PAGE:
However, with a bar shampoo, using oils and butters that are too heavy will result in overloading the hair with moisture, leaving it greasy and dull; on the other hand using too many high cleansing oils like coconut could strip the hair of its natural oils and dry it out leaving it frizzy and rough. Creating a balance in a soap style shampoo between cleansing and moisturizing is one of the challenges for their creators.
There are also certain oils which are known to be nourishing for hair. Castor oil is one of the best oils and one of the only oils that is high in ricinoleic acid which helps strengthen hair, making it smoother and stronger. Apricot kernel oil is rich in gamma linoleic acid which helps skin and hair retain its moisture balance. Olive oil is rich in antioxidants and vitamin E which nourish the hair and in soap is helps create a mildly cleansing bar that won’t strip all the natural oils from the scalp and hair. Shea butter is extracted from the nuts of the African karate tree and is a rich moisturizer that is soothing and conditioning.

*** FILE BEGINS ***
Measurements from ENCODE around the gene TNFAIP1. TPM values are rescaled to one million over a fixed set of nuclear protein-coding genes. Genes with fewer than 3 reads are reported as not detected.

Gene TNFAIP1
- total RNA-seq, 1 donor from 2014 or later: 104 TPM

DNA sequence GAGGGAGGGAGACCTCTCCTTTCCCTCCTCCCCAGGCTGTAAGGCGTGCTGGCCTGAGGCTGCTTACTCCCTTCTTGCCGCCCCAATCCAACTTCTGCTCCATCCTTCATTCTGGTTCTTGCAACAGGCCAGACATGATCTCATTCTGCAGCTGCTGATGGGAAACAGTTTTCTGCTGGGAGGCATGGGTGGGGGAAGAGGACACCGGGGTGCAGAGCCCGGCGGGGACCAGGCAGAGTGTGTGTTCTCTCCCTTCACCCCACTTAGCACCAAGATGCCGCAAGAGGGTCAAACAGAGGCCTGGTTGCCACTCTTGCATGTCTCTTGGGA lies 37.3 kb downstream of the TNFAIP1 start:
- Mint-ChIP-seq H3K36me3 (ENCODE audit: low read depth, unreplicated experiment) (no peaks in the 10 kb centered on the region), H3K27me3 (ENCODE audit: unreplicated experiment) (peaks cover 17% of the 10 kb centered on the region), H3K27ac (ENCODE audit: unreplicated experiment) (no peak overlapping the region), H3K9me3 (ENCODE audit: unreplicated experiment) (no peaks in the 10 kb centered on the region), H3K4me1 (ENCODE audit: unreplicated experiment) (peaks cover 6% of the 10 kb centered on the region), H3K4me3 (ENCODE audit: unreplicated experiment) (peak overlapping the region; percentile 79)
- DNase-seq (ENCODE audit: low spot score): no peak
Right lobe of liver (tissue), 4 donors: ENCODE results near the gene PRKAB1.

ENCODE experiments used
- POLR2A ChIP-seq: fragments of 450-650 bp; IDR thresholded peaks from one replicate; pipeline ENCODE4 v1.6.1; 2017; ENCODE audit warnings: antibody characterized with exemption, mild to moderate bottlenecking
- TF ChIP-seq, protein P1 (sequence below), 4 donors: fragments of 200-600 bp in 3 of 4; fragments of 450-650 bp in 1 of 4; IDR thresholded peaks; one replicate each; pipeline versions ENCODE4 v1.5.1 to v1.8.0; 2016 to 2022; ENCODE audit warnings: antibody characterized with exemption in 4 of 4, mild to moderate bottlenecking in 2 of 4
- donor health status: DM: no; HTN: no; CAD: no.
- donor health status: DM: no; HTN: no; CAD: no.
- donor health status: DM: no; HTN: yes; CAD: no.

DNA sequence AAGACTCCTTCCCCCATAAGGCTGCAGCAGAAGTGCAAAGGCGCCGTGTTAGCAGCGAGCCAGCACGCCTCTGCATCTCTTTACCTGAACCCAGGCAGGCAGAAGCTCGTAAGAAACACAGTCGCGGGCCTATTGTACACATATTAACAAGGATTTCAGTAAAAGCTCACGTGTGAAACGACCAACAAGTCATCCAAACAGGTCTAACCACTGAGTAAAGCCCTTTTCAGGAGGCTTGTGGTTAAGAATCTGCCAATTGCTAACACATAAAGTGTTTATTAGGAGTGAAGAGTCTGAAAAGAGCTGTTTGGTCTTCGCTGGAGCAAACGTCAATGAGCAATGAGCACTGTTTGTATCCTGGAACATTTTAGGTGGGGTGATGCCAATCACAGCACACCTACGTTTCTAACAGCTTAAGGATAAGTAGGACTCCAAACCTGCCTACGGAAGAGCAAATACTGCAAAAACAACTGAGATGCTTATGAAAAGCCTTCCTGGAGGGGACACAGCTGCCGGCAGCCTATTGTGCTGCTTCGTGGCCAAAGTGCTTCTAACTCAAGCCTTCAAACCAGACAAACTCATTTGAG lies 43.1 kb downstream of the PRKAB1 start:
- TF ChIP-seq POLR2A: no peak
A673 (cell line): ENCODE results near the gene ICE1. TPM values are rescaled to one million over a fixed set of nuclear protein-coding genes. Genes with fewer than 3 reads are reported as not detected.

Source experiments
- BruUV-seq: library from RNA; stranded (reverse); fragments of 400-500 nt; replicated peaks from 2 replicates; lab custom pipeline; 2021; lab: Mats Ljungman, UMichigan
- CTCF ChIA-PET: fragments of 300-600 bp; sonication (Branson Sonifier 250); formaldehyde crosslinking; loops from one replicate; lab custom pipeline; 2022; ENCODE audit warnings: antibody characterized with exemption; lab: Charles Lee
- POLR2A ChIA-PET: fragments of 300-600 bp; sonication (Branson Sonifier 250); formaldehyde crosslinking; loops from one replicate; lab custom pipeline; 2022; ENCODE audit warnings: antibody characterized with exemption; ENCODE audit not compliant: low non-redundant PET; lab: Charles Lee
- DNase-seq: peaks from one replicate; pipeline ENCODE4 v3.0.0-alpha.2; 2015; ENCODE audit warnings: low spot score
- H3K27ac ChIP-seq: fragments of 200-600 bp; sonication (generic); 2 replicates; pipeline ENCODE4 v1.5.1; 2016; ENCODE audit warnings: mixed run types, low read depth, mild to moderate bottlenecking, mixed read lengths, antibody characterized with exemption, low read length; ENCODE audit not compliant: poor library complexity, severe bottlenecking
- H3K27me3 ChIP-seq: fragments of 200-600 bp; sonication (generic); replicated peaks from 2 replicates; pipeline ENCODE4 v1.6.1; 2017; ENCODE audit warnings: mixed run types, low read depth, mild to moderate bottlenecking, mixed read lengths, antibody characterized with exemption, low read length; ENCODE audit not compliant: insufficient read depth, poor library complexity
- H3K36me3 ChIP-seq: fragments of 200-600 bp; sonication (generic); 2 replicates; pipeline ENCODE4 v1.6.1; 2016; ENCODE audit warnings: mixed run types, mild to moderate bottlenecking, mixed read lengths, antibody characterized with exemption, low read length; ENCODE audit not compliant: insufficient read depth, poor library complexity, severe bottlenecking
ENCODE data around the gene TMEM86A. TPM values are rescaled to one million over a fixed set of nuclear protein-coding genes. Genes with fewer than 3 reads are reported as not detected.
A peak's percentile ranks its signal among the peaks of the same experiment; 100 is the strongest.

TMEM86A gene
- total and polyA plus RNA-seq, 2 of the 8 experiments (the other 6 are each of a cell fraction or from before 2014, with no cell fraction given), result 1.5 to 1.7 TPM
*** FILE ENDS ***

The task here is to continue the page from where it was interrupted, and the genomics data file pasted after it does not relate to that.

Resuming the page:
Creating a shampoo bar is a delicate balance of mixing the right oils in the right quantities to obtain the results you are looking for.
The other main option for shampoo bar creators is to make what are known are syndet bars. The word ‘syndet’ is a mash up of the words ‘synthetic’ and ‘detergent’. It is a cleansing bar which is created by mixing different synthetic detergents or ‘surfactants’ – Dove was the first syndet bar on the market. Syndet bars are often highly foaming, but can contain ingredients that are quite harsh and some find they are sensitive to these ingredients.